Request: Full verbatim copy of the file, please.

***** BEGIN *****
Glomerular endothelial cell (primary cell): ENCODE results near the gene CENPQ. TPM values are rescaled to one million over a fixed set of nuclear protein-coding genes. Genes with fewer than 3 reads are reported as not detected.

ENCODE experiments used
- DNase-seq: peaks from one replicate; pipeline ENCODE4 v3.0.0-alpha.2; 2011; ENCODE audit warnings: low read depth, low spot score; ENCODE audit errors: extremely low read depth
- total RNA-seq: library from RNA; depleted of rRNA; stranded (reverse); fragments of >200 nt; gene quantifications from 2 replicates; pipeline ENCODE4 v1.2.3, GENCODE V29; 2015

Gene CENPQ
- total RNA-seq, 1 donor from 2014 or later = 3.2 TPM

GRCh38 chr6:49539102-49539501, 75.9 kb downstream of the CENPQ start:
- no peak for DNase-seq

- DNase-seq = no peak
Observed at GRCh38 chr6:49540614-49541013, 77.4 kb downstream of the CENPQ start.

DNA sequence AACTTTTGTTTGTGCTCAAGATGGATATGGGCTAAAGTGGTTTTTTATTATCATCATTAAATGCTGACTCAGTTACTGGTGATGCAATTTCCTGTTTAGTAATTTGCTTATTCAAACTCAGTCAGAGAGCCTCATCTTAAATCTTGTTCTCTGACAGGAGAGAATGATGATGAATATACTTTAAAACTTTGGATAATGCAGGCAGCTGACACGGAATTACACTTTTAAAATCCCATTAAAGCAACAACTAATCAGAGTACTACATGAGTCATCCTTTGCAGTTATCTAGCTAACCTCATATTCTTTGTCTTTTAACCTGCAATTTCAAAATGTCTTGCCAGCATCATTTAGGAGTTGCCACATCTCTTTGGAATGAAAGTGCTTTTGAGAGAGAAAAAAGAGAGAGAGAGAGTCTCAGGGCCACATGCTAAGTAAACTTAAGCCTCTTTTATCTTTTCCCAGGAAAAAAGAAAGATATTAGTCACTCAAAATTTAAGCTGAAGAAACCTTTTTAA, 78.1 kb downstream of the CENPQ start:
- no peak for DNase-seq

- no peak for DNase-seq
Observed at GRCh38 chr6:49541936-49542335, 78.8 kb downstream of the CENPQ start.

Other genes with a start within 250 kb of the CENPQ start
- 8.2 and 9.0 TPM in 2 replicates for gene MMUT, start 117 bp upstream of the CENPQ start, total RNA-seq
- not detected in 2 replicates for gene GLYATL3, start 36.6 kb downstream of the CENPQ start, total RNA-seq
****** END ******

Glomerular endothelial cell (primary cell): ENCODE results near the gene CENPQ. TPM values are rescaled to one million over a fixed set of nuclear protein-coding genes. Genes with fewer than 3 reads are reported as not detected.

ENCODE experiments used
- DNase-seq: peaks from one replicate; pipeline ENCODE4 v3.0.0-alpha.2; 2011; ENCODE audit warnings: low read depth, low spot score; ENCODE audit errors: extremely low read depth
- total RNA-seq: library from RNA; depleted of rRNA; stranded (reverse); fragments of >200 nt; gene quantifications from 2 replicates; pipeline ENCODE4 v1.2.3, GENCODE V29; 2015

Gene CENPQ
- total RNA-seq, 1 donor from 2014 or later = 3.2 TPM

GRCh38 chr6:49539102-49539501, 75.9 kb downstream of the CENPQ start:
- no peak for DNase-seq

- DNase-seq = no peak
Observed at GRCh38 chr6:49540614-49541013, 77.4 kb downstream of the CENPQ start.

DNA sequence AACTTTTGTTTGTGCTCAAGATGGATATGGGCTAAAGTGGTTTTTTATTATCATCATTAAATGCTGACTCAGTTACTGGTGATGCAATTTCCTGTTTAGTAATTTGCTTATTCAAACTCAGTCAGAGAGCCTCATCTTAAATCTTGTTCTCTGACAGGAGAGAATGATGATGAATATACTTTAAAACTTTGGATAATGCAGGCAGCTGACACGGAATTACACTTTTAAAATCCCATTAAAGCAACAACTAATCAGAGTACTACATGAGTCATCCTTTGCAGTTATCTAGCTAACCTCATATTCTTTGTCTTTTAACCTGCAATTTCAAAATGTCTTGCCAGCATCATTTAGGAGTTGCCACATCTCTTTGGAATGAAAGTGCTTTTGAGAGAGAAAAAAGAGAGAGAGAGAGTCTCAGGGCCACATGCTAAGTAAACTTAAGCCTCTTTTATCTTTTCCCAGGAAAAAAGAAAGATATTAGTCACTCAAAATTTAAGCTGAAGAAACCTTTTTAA, 78.1 kb downstream of the CENPQ start:
- no peak for DNase-seq

- no peak for DNase-seq
Observed at GRCh38 chr6:49541936-49542335, 78.8 kb downstream of the CENPQ start.

Other genes with a start within 250 kb of the CENPQ start
- 8.2 and 9.0 TPM in 2 replicates for gene MMUT, start 117 bp upstream of the CENPQ start, total RNA-seq
- not detected in 2 replicates for gene GLYATL3, start 36.6 kb downstream of the CENPQ start, total RNA-seq